Instead of being placed in Appendix I of CITES, a voluntary moratorium by saiga range states not to export the antelope’s horn has now been formalised
An opportunity to protect the critically endangered saiga antelope of the Eurasian steppe was lost on August 22, 2019 after governments refused to accord it the highest protection that can be offered under international law.
A proposal moved by Mongolia, which is a saiga range state, and the United States to include the saiga in Appendix I of the Convention on International Trade in Endangered Species (CITES) was rejected at the ongoing meeting of the 18th Conference of Parties (CoP) in Geneva.
“Appendix I includes species threatened with extinction. Trade in specimens of these species is permitted only in exceptional circumstances,” the CITES website notes.
However, following objections by saiga range states Russia and Kazakhstan, the proposal was not accepted. Instead, a voluntary moratorium by saiga range states not to export saiga horn will now be formalised. Saiga antelope will now retain their CITES Appendix II listing which seeks to ensure commercial trade will not be “detrimental to the species”.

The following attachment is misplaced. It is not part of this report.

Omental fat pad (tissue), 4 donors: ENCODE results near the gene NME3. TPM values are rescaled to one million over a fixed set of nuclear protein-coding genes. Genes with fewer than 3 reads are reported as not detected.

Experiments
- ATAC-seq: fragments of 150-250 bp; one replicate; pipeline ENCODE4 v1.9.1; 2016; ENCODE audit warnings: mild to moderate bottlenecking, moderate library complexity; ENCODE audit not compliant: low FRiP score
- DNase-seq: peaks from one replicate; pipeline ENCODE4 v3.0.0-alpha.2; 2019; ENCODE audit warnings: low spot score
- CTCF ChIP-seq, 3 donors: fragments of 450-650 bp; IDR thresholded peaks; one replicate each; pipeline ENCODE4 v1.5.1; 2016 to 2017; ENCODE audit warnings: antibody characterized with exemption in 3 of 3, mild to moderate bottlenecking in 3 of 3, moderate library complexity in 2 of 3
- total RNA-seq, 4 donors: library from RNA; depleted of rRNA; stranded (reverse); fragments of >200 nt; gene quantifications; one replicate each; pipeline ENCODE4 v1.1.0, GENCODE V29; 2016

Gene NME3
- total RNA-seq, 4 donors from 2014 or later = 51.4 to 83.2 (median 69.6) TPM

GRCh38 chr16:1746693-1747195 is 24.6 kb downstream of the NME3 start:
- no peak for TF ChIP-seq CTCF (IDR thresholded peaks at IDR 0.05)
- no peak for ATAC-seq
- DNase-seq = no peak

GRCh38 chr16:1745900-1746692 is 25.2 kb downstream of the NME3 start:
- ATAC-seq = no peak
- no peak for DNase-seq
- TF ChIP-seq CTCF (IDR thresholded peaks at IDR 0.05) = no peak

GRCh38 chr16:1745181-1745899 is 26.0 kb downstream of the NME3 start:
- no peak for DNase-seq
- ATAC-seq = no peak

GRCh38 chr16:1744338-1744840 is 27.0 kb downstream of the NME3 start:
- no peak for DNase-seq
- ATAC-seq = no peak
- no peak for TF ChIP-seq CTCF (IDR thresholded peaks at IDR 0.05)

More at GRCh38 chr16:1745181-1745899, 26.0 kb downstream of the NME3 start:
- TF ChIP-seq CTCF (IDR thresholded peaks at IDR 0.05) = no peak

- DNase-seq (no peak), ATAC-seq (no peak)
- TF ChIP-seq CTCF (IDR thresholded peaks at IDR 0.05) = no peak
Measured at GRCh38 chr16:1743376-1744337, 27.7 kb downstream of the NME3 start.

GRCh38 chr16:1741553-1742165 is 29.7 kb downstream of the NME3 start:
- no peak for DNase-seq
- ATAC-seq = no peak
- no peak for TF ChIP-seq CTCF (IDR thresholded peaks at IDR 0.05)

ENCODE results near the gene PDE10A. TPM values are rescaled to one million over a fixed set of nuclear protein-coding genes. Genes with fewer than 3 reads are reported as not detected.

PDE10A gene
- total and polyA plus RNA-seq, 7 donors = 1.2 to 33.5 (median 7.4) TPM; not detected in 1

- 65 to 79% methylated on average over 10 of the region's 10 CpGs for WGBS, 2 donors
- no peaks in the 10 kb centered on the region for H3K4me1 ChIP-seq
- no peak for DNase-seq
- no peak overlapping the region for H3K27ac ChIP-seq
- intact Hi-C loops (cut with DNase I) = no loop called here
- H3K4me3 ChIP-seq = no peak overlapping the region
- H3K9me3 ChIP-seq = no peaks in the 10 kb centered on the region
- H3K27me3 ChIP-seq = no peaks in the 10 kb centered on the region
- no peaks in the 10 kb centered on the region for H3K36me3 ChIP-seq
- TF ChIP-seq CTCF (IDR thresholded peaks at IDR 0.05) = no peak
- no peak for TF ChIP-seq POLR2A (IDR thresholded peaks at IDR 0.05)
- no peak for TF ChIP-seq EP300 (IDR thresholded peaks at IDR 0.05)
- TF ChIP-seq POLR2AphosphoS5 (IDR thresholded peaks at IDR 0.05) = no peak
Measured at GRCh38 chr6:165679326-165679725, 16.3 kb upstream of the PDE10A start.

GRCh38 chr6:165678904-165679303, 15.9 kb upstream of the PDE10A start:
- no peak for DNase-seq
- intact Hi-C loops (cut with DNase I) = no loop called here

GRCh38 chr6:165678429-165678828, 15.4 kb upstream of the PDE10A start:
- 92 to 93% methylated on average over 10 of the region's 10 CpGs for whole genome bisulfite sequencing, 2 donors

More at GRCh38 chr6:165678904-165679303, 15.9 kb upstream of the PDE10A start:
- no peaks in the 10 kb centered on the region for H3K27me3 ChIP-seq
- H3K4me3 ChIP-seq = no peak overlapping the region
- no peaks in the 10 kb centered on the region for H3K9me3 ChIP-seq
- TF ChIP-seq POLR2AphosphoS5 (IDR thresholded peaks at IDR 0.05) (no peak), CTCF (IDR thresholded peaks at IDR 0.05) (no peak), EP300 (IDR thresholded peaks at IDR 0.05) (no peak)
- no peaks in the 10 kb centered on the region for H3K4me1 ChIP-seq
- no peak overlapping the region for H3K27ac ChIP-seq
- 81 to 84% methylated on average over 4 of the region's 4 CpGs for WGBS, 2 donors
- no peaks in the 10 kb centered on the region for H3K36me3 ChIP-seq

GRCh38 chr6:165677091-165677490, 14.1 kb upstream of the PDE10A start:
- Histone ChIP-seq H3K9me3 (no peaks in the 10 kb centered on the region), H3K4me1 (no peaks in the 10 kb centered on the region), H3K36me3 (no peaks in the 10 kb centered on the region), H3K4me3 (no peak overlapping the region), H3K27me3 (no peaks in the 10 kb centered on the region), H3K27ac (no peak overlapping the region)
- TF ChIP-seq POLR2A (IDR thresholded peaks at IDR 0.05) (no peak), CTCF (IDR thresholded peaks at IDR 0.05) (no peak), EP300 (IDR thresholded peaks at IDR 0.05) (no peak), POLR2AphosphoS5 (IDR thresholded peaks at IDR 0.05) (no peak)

Saiga antelope, which are instantly recognisable by their distinct long noses, once ranged across Eurasia, from the Carpathian mountains in Romania to Mongolia.
The species has been excessively hunted from time immemorial for its skin, flesh and horns. Only males bear horns, which are used in Traditional Chinese Medicine as a cheaper substitute for rhinoceros horn.
“The many recent seizures of saiga horn demonstrate the determination of criminals to launder saiga horns into consumer markets. The devastating impact of saiga poaching is demonstrated by populations skewed heavily towards females. Saiga horns can fetch prices far in excess of those paid for ivory,” said Vorontsova.
Originally occurring across a vast territory of Asia, the antelope with the elongated nose is now limited to a much more confined part of Russia and Kazakhstan and Mongolia. Only 4,000 saiga currently remain in the wild in Russia, with around 4,900 in Mongolia and more than 150,000 in Kazakhstan.
The antelope are also susceptible to mass die-offs, with the most recent occurring in May 2015, when more than 200,000 antelope perished in Kazakhstan.Scientists have blamed the bacterial infection Pasteurellosis for the die-off.
“We’ve already lost almost 80% of the population of the species in a single decade due to their susceptibility to disease, loss of habitat, poaching for their horns and illegal trade,”said Vorontsova.
“Right now, saiga numbers are 334,000 saigas in Kazakhstan, around 6,000 in Russia and 3,000 in Mongolia,” Vorontsova added.
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